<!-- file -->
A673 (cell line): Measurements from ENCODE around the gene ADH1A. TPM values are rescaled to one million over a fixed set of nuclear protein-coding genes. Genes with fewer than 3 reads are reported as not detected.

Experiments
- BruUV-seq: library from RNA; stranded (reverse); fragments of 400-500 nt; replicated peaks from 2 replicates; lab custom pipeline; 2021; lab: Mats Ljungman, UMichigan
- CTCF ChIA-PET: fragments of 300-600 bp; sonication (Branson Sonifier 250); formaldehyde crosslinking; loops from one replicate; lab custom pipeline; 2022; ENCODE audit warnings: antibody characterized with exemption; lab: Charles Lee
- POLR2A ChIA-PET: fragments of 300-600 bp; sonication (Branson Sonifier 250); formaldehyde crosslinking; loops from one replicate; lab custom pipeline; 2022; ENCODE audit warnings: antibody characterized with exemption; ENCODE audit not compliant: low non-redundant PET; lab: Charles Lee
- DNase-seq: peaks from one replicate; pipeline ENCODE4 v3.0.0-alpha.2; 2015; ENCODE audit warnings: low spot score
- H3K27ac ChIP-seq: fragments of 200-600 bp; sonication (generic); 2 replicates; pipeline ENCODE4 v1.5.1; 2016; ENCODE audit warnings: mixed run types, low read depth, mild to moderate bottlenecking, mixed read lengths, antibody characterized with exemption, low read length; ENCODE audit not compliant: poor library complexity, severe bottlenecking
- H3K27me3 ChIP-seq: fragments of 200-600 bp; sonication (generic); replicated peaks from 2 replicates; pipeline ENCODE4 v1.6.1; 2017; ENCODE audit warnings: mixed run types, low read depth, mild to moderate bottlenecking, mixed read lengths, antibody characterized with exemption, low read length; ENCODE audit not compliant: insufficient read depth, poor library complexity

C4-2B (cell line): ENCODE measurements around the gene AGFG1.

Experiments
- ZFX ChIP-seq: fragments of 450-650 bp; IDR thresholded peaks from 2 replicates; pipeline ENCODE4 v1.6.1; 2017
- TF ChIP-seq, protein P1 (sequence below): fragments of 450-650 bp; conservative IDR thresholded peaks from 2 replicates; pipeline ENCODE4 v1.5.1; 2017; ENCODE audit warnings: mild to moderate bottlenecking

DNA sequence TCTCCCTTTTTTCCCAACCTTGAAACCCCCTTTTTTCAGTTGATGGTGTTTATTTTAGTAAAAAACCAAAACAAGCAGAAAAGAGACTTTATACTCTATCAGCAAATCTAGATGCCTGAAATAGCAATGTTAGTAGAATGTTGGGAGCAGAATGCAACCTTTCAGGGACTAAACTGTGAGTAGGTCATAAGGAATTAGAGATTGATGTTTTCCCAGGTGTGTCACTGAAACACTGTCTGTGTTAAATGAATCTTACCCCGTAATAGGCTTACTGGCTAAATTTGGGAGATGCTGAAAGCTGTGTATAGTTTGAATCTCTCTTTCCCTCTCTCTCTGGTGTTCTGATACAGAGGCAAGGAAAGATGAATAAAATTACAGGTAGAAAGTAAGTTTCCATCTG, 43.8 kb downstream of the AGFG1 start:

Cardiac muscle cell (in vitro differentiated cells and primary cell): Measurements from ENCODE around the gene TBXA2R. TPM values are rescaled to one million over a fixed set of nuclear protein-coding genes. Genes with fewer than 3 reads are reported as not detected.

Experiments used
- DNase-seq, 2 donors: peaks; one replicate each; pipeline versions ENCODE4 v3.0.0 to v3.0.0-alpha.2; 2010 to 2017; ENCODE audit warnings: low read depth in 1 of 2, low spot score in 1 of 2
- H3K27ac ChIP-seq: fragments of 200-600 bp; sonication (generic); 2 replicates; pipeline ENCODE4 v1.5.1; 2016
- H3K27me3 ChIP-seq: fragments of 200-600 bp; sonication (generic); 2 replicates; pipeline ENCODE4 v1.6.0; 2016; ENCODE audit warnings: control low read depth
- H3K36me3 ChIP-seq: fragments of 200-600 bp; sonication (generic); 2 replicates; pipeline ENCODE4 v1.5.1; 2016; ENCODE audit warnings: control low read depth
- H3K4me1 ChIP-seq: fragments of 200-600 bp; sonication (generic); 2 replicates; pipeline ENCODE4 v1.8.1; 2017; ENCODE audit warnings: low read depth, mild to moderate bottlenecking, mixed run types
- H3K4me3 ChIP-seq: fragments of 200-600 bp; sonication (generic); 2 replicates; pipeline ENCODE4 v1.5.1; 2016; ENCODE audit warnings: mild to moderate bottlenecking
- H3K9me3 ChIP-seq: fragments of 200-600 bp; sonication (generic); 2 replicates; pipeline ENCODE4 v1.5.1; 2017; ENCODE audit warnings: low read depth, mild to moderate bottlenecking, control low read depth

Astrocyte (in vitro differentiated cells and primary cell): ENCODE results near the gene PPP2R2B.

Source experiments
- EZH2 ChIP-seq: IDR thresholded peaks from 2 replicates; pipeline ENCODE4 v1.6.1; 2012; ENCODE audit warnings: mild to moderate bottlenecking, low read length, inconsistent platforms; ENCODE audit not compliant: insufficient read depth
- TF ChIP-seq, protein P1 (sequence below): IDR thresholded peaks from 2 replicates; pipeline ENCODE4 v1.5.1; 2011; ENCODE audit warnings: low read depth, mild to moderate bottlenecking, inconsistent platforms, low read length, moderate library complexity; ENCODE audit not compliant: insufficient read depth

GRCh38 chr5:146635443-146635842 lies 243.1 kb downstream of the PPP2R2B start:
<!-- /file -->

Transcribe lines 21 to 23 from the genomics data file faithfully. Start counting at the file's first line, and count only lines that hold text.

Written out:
- H3K4me3 ChIP-seq: fragments of 200-600 bp; sonication (generic); 2 replicates; pipeline ENCODE4 v1.5.1; 2016; ENCODE audit warnings: mild to moderate bottlenecking
- H3K9me3 ChIP-seq: fragments of 200-600 bp; sonication (generic); 2 replicates; pipeline ENCODE4 v1.5.1; 2017; ENCODE audit warnings: low read depth, mild to moderate bottlenecking, control low read depth

Astrocyte (in vitro differentiated cells and primary cell): ENCODE results near the gene PPP2R2B.